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The seller’s market shows little signs of slowing down this year. For homeowners looking to sell their home, now is as good a time as any. But what’s the best way to go about it? Should you put your home on the market yourself? Or is the more traditional approach of listing a house with a realtor the better option?
Let’s explore this question of using a realtor vs. using for sale by owner. We’ll examine what FSBO involves, and we’ll take a look at the pros and cons of each approach.
To understand the for sale by owner vs. realtor question, you first need to take stock of all the requirements that the FSBO process entails.
Set an asking price. Setting your own price may sound attractive, but it takes some diligent research to make sure you’re not choosing a figure that is too high or low.
List your home. Because most buyers use realtors, you’ll want to list your home on the Multiple Listing Service. It is exceptionally difficult to find a buyer if you do not do this.
Advertise your home. Once your home is listed, you’ll need to market it. Set up signs, post flyers, and advertise your home on sites like Craigslist and Facebook.
Host an open house and schedule viewings. You’ll need to make yourself and your home available to prospective buyers.
Heed all laws and bank requirements. A home sale is a complex transaction. You’ll want to ensure you’re following all requirements so you don’t end up with a lawsuit or run afoul of the law.
Now that we know what FSBO entails, let’s look at the most significant benefits.
More money in your pocket. You’ll spend some money on listing fees and other costs, but you won’t pay the typical 6% commission. That’s substantial savings.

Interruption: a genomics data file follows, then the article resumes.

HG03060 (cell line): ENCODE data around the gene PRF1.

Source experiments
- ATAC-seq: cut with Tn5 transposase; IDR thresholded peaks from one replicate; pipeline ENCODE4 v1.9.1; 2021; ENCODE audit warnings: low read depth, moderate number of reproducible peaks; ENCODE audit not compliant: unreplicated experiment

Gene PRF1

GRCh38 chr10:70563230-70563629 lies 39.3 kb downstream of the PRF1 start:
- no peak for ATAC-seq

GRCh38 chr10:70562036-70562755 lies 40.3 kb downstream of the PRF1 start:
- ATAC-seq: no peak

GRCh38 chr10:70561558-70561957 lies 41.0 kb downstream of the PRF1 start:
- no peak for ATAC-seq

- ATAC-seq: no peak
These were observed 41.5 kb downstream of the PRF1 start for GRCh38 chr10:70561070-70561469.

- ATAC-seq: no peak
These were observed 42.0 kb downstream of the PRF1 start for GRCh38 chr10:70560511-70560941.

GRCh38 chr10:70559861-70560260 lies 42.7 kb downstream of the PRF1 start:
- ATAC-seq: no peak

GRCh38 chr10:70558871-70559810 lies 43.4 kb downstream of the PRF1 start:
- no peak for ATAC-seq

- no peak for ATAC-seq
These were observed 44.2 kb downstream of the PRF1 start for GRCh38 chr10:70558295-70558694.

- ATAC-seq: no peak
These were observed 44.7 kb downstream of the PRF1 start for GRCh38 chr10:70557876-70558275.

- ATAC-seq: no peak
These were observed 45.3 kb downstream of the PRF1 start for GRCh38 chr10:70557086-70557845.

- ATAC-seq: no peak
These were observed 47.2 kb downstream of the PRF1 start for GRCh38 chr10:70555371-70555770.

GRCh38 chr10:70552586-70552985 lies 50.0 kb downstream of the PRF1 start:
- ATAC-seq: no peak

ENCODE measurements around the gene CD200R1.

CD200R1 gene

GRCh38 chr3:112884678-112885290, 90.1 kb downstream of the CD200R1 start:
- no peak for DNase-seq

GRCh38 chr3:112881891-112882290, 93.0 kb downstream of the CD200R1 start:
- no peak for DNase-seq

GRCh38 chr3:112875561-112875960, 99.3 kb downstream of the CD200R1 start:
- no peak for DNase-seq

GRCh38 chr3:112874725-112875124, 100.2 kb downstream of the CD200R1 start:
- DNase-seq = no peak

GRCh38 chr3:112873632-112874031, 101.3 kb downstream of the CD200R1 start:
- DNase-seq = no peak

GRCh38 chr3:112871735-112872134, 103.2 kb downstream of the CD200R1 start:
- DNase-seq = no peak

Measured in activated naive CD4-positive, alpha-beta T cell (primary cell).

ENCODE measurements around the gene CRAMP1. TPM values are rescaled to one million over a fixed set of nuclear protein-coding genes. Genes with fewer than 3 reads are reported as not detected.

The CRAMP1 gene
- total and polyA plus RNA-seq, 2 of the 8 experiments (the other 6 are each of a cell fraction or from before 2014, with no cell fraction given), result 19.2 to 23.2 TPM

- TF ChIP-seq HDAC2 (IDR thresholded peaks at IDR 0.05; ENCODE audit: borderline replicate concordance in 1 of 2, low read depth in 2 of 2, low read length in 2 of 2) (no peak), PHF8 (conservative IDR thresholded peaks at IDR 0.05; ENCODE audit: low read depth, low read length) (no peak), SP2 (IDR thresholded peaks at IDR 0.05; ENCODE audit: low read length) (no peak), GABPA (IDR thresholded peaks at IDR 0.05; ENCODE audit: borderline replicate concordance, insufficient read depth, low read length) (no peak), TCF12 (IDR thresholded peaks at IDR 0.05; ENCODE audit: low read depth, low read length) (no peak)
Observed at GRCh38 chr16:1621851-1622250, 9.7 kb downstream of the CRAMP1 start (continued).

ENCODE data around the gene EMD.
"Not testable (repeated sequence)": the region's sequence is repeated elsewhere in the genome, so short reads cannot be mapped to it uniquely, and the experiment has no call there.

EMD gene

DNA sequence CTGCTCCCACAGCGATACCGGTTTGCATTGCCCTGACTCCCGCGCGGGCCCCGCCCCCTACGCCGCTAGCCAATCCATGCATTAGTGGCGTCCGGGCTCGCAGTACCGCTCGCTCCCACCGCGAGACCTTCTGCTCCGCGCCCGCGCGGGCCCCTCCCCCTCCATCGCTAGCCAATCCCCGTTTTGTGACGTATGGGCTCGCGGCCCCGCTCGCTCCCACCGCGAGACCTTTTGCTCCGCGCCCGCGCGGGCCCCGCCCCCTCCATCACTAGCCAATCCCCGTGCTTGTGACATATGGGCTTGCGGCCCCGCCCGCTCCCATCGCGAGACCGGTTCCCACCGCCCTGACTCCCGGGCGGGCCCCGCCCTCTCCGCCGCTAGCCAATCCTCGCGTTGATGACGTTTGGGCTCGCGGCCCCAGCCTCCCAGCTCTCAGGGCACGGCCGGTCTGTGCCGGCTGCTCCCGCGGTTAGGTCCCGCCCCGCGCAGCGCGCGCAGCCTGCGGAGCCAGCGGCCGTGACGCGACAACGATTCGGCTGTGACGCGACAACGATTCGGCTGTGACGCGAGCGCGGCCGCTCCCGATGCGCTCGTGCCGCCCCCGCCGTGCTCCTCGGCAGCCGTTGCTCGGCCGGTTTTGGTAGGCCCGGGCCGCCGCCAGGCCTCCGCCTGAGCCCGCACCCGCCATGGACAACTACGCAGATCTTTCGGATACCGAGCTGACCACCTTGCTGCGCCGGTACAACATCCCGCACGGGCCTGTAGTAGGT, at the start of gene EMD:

Greater control. You run the show. You can schedule open houses and viewings when it suits your schedule. You can set your own price.
More information for prospective buyers. You know your home better than a realtor ever could. You can leverage this knowledge by sharing pointed, specific information to entice buyers.
As you think through a private sale vs. real estate agent sale, consider the drawbacks to the FSBO approach.
Time and effort. Selling your home takes time. You’ll need to spend hours researching the market and legal requirements. All the responsibility is on your shoulders.
Legal risk. Home sales aren’t cut and dry. You take on some legal risk as the seller.
Limited expertise. Realtors have deeper knowledge of the real estate market. Your comparatively limited expertise could mean your home doesn’t sell as fast or you don’t get as much money from the sale.
Real estate professionals provide a valuable service. Here are the benefits of using a real estate agent.
Knowledge and guidance. A good realtor knows the market inside and out. Realtors can share what they’ve learned from previous sales, offer market expertise, and guide you through each challenging step of the selling process.
Less hassle. Realtors take on the responsibility of fulfilling legal requirements, coordinating showings, communicating with buyers, and so on. Each task is one less thing you have to do.
Swifter home sales. Realtors can use their resources to better market your home and get it off the market more quickly.
There are some drawbacks to using a real estate agent, however.
High commission fees. A realtor usually takes a 6% commission. That can be many thousands of dollars—even tens of thousands—for an expensive home.
Potential for neglect. Realtors represent multiple clients and may have limited time. Some homeowners get frustrated by limited access or attention.
Disagreements. Your realtor may suggest a lower asking price than you’d like to get the home off the market sooner. They also may suggest open houses or showings at times that you do not prefer.
Ultimately, deciding between using a realtor vs. selling yourself comes down to how much money you want to save, how much time you’re willing to invest, and how much control you want during the selling process.
If you choose to go it alone, consider a seller home warranty to attract buyers, raise your home’s value, and expedite your home’s sale. Your real estate agent would take advantage of a home warranty for realtors—why shouldn’t you do the same? As for who pays for home warranty—buyer or seller? Usually the seller, but a warranty is a fraction of a realtor’s commission.
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